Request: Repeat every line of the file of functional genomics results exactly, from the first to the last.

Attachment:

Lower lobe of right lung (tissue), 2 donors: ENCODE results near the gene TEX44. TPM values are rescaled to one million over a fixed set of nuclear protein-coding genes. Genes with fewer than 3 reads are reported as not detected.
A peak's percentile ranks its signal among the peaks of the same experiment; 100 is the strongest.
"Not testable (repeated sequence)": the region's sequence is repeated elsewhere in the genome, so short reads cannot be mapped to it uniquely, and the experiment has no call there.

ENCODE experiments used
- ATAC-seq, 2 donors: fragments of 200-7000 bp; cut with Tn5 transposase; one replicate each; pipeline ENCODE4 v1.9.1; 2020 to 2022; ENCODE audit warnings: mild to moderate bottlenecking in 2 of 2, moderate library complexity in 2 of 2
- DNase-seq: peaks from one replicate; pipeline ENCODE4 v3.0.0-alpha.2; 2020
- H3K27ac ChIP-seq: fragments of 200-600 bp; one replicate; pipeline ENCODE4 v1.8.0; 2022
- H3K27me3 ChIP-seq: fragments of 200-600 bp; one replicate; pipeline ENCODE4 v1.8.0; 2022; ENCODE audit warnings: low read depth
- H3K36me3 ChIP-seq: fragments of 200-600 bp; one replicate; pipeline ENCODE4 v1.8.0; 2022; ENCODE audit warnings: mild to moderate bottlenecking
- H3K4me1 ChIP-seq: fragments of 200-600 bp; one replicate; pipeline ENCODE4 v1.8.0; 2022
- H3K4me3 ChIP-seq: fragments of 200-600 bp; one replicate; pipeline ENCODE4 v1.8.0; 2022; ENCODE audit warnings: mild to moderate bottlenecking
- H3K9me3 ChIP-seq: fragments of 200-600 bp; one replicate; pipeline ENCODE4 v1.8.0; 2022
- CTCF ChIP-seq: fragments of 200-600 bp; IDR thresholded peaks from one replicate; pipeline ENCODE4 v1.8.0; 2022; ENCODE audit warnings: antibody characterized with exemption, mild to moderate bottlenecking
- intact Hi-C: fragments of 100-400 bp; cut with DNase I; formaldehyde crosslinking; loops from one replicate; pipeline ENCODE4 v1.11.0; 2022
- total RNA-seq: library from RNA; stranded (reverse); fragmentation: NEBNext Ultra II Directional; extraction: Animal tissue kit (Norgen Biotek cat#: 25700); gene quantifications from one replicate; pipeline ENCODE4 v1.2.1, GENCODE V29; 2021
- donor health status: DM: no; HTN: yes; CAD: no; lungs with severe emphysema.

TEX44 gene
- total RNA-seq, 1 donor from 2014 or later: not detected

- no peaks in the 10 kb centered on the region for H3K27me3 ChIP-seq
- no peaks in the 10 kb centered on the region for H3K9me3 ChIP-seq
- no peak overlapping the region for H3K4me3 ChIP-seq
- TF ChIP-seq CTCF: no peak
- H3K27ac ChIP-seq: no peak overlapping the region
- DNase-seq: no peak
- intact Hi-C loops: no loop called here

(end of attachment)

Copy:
Lower lobe of right lung (tissue), 2 donors: ENCODE results near the gene TEX44. TPM values are rescaled to one million over a fixed set of nuclear protein-coding genes. Genes with fewer than 3 reads are reported as not detected.
A peak's percentile ranks its signal among the peaks of the same experiment; 100 is the strongest.
"Not testable (repeated sequence)": the region's sequence is repeated elsewhere in the genome, so short reads cannot be mapped to it uniquely, and the experiment has no call there.

ENCODE experiments used
- ATAC-seq, 2 donors: fragments of 200-7000 bp; cut with Tn5 transposase; one replicate each; pipeline ENCODE4 v1.9.1; 2020 to 2022; ENCODE audit warnings: mild to moderate bottlenecking in 2 of 2, moderate library complexity in 2 of 2
- DNase-seq: peaks from one replicate; pipeline ENCODE4 v3.0.0-alpha.2; 2020
- H3K27ac ChIP-seq: fragments of 200-600 bp; one replicate; pipeline ENCODE4 v1.8.0; 2022
- H3K27me3 ChIP-seq: fragments of 200-600 bp; one replicate; pipeline ENCODE4 v1.8.0; 2022; ENCODE audit warnings: low read depth
- H3K36me3 ChIP-seq: fragments of 200-600 bp; one replicate; pipeline ENCODE4 v1.8.0; 2022; ENCODE audit warnings: mild to moderate bottlenecking
- H3K4me1 ChIP-seq: fragments of 200-600 bp; one replicate; pipeline ENCODE4 v1.8.0; 2022
- H3K4me3 ChIP-seq: fragments of 200-600 bp; one replicate; pipeline ENCODE4 v1.8.0; 2022; ENCODE audit warnings: mild to moderate bottlenecking
- H3K9me3 ChIP-seq: fragments of 200-600 bp; one replicate; pipeline ENCODE4 v1.8.0; 2022
- CTCF ChIP-seq: fragments of 200-600 bp; IDR thresholded peaks from one replicate; pipeline ENCODE4 v1.8.0; 2022; ENCODE audit warnings: antibody characterized with exemption, mild to moderate bottlenecking
- intact Hi-C: fragments of 100-400 bp; cut with DNase I; formaldehyde crosslinking; loops from one replicate; pipeline ENCODE4 v1.11.0; 2022
- total RNA-seq: library from RNA; stranded (reverse); fragmentation: NEBNext Ultra II Directional; extraction: Animal tissue kit (Norgen Biotek cat#: 25700); gene quantifications from one replicate; pipeline ENCODE4 v1.2.1, GENCODE V29; 2021
- donor health status: DM: no; HTN: yes; CAD: no; lungs with severe emphysema.

TEX44 gene
- total RNA-seq, 1 donor from 2014 or later: not detected

- no peaks in the 10 kb centered on the region for H3K27me3 ChIP-seq
- no peaks in the 10 kb centered on the region for H3K9me3 ChIP-seq
- no peak overlapping the region for H3K4me3 ChIP-seq
- TF ChIP-seq CTCF: no peak
- H3K27ac ChIP-seq: no peak overlapping the region
- DNase-seq: no peak
- intact Hi-C loops: no loop called here